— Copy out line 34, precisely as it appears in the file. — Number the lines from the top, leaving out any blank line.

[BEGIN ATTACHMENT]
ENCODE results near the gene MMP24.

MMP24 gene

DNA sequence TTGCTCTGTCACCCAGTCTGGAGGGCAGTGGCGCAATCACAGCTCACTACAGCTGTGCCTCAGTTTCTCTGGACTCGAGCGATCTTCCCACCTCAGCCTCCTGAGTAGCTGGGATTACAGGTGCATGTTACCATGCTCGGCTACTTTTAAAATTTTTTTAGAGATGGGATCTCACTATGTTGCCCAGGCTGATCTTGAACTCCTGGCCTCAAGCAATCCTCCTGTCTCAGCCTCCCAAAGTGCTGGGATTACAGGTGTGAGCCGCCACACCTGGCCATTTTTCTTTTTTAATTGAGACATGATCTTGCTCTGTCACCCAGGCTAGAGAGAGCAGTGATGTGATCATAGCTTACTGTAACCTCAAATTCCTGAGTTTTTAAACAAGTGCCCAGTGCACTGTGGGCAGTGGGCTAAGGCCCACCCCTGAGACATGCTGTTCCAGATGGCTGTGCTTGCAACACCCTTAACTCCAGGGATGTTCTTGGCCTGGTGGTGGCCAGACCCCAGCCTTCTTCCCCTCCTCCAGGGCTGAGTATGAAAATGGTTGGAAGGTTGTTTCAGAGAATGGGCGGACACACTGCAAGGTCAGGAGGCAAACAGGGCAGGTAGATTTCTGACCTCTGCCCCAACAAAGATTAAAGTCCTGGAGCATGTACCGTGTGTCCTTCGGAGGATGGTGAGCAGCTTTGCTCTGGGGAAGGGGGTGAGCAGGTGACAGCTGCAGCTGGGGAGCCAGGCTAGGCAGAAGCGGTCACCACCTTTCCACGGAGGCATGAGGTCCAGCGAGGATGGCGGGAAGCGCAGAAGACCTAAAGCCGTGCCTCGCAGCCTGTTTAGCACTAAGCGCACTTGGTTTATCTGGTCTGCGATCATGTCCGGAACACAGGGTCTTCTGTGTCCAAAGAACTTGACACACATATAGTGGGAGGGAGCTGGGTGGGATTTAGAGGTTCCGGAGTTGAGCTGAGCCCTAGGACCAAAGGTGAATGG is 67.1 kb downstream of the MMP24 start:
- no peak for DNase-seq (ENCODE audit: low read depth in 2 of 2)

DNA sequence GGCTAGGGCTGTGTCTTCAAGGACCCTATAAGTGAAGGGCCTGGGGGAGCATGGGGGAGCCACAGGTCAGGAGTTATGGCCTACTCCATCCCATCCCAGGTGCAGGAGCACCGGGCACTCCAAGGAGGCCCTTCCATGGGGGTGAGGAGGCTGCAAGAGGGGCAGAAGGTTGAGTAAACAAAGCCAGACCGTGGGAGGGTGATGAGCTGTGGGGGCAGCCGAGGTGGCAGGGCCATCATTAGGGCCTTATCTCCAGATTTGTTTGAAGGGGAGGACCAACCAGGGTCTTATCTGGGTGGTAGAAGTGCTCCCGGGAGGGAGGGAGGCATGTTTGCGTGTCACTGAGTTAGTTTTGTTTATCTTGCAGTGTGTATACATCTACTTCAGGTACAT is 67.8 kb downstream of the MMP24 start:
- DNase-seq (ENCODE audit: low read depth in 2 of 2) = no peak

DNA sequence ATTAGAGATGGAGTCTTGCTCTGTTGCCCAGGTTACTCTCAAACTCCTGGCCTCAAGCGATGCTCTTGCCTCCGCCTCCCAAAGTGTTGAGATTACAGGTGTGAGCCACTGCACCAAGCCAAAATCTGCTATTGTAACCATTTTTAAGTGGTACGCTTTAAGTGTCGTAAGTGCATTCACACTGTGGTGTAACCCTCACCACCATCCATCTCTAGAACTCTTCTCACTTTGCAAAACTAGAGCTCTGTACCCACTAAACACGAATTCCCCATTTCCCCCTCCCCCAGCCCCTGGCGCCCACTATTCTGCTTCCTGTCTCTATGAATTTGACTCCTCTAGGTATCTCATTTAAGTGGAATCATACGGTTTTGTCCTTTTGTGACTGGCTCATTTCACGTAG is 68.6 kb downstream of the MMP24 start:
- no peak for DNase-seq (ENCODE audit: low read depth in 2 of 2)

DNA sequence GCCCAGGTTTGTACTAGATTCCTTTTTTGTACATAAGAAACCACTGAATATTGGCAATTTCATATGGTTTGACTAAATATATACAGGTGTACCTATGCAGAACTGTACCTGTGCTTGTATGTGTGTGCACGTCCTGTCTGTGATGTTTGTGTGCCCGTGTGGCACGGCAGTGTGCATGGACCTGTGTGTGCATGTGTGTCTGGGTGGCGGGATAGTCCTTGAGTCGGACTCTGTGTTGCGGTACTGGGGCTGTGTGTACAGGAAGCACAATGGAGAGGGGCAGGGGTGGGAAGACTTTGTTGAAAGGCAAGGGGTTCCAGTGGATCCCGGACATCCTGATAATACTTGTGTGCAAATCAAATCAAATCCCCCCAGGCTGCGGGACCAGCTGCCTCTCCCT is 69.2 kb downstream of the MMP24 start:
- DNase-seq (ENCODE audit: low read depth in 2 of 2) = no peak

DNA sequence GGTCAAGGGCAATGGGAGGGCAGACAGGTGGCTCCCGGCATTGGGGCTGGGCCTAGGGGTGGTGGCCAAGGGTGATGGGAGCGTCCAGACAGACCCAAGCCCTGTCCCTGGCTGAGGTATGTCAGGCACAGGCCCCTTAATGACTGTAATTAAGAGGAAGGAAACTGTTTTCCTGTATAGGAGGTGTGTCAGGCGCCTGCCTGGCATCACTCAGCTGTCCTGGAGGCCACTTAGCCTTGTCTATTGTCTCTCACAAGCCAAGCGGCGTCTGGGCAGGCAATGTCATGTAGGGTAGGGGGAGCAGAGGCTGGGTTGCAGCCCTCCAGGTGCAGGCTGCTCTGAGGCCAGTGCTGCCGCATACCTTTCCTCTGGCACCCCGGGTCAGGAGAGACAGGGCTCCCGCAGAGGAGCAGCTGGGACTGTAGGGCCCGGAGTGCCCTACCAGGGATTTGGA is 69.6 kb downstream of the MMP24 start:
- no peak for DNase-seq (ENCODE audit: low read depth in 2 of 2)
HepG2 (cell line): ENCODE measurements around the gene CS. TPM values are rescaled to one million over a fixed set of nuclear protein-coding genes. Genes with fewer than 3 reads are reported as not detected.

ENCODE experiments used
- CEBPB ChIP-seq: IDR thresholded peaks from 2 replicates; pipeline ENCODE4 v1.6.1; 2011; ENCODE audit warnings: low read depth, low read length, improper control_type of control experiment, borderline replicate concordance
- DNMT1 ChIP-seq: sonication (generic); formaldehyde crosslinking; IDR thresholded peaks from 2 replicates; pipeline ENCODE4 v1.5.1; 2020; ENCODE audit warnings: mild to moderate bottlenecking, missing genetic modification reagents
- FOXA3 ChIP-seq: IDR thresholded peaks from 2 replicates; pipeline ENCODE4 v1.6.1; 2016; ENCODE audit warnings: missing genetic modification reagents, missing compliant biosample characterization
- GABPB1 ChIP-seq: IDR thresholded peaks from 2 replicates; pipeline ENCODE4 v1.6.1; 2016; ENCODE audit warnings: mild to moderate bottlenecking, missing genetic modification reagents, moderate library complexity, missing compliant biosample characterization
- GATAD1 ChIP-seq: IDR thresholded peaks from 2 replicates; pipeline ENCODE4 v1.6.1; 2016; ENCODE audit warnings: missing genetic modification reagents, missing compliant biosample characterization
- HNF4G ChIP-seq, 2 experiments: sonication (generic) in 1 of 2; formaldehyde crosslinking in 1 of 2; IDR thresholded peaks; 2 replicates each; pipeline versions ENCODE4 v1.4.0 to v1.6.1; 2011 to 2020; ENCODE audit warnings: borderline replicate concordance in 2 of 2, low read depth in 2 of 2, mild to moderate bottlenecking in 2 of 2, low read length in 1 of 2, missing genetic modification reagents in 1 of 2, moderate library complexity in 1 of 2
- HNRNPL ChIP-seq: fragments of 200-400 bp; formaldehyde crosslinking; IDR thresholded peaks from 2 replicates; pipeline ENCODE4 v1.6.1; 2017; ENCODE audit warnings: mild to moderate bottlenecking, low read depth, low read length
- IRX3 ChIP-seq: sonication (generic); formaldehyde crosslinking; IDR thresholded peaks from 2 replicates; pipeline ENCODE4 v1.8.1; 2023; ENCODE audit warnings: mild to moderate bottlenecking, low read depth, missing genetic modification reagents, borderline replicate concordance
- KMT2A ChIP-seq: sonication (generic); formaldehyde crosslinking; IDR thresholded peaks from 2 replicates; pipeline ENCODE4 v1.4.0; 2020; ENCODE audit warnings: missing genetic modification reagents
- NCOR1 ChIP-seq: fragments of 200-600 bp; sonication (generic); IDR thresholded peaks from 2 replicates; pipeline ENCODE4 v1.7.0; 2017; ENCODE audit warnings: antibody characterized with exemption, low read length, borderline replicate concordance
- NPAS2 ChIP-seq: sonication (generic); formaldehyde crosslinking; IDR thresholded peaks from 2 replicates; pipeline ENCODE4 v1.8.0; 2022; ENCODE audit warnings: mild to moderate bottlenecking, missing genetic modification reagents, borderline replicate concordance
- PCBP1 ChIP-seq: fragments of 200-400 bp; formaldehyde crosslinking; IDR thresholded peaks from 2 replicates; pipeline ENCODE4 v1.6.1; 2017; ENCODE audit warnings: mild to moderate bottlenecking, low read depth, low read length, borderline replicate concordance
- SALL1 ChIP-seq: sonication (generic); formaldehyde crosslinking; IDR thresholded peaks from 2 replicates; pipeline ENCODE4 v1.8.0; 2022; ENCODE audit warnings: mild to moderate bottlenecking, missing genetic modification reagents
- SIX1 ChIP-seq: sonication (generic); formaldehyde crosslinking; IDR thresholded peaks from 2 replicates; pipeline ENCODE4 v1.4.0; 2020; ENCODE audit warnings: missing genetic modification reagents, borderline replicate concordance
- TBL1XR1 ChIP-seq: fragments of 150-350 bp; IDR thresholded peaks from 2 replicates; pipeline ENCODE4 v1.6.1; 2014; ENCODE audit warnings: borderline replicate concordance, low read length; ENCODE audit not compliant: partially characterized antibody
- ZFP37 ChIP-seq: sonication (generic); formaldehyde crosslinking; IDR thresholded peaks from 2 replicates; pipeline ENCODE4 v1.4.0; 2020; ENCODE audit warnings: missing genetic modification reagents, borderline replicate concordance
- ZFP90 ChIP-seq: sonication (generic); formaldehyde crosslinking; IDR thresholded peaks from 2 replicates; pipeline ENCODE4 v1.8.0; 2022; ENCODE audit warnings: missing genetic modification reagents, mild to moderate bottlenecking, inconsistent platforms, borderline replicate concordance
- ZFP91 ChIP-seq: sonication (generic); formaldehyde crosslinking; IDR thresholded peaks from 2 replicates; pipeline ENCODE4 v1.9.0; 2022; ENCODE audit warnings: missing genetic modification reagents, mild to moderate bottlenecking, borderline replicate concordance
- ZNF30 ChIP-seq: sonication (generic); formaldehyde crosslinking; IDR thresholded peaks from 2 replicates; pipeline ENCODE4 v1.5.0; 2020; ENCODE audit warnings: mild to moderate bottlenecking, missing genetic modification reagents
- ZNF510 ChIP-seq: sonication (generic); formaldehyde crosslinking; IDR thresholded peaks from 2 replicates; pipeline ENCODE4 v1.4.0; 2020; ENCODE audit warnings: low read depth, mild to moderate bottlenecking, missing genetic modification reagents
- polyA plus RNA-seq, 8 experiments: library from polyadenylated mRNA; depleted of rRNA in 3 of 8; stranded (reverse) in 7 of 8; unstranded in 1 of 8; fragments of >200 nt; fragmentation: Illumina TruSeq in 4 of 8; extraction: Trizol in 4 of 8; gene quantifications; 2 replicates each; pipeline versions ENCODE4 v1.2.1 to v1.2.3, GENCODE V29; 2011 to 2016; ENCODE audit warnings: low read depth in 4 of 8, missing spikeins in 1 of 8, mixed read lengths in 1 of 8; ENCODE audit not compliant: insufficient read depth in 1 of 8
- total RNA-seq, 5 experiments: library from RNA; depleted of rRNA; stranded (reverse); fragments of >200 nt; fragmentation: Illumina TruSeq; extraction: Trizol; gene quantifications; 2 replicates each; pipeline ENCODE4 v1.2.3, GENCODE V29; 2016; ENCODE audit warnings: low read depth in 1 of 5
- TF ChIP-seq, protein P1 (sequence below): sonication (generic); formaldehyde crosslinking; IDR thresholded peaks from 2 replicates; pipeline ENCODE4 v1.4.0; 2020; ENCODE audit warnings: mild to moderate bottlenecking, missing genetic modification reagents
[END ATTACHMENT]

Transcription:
- ZNF510 ChIP-seq: sonication (generic); formaldehyde crosslinking; IDR thresholded peaks from 2 replicates; pipeline ENCODE4 v1.4.0; 2020; ENCODE audit warnings: low read depth, mild to moderate bottlenecking, missing genetic modification reagents